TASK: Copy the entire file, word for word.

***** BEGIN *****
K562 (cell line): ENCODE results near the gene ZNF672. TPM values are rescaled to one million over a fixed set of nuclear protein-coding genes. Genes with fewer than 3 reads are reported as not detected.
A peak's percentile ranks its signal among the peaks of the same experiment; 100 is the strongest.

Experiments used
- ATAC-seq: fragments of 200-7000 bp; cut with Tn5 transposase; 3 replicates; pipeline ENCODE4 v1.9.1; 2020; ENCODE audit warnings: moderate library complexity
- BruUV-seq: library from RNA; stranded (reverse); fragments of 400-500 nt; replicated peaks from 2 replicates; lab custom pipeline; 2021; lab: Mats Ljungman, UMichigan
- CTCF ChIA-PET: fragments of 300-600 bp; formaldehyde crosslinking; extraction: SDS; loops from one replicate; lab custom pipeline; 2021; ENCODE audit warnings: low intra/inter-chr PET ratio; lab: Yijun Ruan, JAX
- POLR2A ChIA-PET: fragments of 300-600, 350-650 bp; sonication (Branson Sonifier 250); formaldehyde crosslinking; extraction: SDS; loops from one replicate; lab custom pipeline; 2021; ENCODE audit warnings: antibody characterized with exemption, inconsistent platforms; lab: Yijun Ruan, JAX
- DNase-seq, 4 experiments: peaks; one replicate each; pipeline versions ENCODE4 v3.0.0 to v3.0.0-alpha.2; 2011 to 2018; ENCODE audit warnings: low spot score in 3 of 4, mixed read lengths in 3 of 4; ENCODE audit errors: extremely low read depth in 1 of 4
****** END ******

K562 (cell line): ENCODE results near the gene ZNF672. TPM values are rescaled to one million over a fixed set of nuclear protein-coding genes. Genes with fewer than 3 reads are reported as not detected.
A peak's percentile ranks its signal among the peaks of the same experiment; 100 is the strongest.

Experiments used
- ATAC-seq: fragments of 200-7000 bp; cut with Tn5 transposase; 3 replicates; pipeline ENCODE4 v1.9.1; 2020; ENCODE audit warnings: moderate library complexity
- BruUV-seq: library from RNA; stranded (reverse); fragments of 400-500 nt; replicated peaks from 2 replicates; lab custom pipeline; 2021; lab: Mats Ljungman, UMichigan
- CTCF ChIA-PET: fragments of 300-600 bp; formaldehyde crosslinking; extraction: SDS; loops from one replicate; lab custom pipeline; 2021; ENCODE audit warnings: low intra/inter-chr PET ratio; lab: Yijun Ruan, JAX
- POLR2A ChIA-PET: fragments of 300-600, 350-650 bp; sonication (Branson Sonifier 250); formaldehyde crosslinking; extraction: SDS; loops from one replicate; lab custom pipeline; 2021; ENCODE audit warnings: antibody characterized with exemption, inconsistent platforms; lab: Yijun Ruan, JAX
- DNase-seq, 4 experiments: peaks; one replicate each; pipeline versions ENCODE4 v3.0.0 to v3.0.0-alpha.2; 2011 to 2018; ENCODE audit warnings: low spot score in 3 of 4, mixed read lengths in 3 of 4; ENCODE audit errors: extremely low read depth in 1 of 4